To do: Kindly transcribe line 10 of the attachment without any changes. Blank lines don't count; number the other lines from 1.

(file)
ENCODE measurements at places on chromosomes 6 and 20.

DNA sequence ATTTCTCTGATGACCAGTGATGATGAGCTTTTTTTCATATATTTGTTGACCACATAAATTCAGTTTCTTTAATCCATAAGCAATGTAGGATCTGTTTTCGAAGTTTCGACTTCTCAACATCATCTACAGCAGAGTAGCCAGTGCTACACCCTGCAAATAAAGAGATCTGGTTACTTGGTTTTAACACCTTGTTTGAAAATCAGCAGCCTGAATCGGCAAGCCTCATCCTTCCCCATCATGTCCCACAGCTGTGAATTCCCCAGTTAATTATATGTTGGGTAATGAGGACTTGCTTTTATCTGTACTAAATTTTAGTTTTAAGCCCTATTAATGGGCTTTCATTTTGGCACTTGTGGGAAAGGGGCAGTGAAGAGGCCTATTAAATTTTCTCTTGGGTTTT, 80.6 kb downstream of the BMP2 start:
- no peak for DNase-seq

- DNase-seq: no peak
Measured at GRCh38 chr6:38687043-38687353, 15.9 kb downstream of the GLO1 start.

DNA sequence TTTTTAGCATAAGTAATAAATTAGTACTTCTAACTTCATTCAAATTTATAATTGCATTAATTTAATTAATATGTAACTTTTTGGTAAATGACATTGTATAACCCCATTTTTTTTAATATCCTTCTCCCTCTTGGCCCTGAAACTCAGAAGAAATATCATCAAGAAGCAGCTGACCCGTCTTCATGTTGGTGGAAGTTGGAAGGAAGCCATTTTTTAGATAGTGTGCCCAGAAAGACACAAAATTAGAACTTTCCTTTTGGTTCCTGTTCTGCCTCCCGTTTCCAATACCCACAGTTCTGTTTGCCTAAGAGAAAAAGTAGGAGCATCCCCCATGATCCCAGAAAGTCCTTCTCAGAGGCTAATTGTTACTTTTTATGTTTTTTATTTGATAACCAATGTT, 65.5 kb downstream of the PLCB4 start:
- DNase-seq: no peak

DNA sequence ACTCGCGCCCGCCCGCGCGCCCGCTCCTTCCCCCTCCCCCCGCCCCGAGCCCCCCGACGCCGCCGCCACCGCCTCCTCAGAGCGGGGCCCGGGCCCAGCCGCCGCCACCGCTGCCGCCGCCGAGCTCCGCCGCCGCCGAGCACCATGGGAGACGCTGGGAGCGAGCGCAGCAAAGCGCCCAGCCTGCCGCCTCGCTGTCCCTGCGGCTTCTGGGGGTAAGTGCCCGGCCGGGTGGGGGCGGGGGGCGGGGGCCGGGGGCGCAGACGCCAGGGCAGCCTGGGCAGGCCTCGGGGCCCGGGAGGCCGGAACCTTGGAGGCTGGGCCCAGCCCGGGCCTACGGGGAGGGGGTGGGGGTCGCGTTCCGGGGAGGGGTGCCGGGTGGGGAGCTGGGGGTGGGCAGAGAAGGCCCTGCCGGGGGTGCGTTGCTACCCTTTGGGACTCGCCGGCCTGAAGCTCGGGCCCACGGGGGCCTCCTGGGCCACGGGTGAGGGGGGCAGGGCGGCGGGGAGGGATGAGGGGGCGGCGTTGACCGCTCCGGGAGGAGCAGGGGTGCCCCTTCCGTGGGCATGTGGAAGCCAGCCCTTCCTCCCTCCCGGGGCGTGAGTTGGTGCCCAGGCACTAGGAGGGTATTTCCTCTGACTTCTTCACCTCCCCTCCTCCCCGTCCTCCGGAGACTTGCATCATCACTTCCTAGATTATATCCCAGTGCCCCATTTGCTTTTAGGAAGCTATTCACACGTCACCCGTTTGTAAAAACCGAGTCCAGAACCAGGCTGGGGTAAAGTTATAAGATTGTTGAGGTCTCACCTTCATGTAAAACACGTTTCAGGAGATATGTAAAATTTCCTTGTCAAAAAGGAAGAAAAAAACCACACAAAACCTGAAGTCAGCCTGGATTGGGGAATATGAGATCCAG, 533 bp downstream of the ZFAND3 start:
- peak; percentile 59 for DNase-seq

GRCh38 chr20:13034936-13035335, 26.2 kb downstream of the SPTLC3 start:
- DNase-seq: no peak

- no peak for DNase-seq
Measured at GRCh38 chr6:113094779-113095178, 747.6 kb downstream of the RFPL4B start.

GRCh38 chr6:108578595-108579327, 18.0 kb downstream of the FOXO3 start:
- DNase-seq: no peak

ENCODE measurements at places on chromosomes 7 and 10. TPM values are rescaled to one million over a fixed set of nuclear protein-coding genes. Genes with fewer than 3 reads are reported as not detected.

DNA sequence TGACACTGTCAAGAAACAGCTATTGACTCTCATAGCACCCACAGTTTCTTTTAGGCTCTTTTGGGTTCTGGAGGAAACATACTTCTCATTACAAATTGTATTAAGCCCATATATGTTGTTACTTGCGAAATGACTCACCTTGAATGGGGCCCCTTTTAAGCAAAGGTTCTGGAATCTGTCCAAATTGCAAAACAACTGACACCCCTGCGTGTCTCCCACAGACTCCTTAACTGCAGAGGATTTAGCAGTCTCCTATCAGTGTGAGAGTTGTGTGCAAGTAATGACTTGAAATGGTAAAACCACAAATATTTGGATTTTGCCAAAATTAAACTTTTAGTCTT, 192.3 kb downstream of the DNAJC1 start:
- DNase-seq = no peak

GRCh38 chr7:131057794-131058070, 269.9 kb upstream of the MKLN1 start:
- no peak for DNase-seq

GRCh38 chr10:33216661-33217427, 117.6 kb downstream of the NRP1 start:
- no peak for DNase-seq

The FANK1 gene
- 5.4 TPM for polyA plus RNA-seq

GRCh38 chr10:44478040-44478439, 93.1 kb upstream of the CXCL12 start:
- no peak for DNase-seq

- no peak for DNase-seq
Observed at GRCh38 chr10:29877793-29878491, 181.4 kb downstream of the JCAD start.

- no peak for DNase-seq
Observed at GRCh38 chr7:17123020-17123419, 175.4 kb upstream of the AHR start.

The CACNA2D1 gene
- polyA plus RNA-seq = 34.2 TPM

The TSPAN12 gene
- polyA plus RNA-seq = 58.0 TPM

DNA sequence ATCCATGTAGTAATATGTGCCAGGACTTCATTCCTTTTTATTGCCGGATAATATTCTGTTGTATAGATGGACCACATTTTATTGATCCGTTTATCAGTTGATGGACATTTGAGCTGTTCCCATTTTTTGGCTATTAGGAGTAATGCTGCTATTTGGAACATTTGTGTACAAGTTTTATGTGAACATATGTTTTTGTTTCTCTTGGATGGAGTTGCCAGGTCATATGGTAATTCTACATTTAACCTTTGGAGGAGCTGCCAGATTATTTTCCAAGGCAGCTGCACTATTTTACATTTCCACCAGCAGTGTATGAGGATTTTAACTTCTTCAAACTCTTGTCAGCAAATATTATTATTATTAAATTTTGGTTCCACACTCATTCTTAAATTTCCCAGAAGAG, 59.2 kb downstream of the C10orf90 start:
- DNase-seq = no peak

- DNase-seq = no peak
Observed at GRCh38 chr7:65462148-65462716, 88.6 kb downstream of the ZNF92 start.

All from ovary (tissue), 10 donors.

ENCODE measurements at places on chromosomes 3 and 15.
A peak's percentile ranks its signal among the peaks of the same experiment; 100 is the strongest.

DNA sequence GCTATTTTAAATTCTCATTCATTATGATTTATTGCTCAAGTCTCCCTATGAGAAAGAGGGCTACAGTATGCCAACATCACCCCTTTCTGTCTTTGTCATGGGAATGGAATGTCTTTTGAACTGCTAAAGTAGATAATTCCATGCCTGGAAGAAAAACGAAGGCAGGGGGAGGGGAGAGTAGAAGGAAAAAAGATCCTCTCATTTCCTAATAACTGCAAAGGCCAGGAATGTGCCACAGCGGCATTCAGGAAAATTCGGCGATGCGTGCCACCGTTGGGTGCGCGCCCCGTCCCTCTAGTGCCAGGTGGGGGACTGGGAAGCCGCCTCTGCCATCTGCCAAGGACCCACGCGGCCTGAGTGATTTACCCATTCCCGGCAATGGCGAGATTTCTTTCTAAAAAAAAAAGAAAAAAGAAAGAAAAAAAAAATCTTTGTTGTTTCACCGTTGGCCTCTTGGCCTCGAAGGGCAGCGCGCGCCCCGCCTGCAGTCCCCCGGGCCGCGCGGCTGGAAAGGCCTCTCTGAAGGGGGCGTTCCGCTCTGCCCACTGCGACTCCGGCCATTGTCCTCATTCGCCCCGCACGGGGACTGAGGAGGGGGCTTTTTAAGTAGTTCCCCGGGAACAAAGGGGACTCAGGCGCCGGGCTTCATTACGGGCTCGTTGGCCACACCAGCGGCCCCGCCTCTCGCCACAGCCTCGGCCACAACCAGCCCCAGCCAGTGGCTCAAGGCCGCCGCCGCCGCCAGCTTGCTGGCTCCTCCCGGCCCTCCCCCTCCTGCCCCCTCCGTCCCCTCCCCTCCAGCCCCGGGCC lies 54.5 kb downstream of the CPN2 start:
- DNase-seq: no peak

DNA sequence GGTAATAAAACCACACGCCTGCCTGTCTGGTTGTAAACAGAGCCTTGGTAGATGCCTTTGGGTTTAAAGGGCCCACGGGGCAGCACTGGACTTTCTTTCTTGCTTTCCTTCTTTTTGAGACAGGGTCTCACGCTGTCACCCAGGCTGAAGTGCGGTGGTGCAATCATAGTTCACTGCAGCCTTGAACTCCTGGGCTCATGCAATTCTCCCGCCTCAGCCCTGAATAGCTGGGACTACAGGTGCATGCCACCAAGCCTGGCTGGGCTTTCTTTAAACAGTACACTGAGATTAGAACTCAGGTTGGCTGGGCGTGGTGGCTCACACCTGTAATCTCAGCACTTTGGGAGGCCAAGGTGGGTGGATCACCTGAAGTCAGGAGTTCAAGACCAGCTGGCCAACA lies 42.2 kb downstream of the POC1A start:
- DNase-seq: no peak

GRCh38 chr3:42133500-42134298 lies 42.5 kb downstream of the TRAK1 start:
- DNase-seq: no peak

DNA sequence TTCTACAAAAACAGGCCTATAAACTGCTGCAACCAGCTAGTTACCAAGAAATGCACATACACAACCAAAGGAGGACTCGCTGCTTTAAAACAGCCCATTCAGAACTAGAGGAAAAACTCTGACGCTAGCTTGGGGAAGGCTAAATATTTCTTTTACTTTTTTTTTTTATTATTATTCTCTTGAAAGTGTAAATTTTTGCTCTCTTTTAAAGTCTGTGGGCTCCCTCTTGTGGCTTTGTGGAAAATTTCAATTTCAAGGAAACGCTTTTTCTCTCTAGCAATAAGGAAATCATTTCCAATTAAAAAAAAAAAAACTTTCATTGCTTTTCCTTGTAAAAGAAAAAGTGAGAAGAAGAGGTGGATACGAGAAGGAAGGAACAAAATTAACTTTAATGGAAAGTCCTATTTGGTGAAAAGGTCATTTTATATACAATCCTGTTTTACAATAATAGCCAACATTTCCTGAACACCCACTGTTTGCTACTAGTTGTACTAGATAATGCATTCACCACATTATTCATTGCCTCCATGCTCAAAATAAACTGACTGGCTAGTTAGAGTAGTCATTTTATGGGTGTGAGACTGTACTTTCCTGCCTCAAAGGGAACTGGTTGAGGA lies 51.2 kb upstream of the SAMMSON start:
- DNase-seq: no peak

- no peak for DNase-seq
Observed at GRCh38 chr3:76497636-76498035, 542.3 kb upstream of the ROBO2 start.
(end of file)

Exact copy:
GRCh38 chr20:13034936-13035335, 26.2 kb downstream of the SPTLC3 start: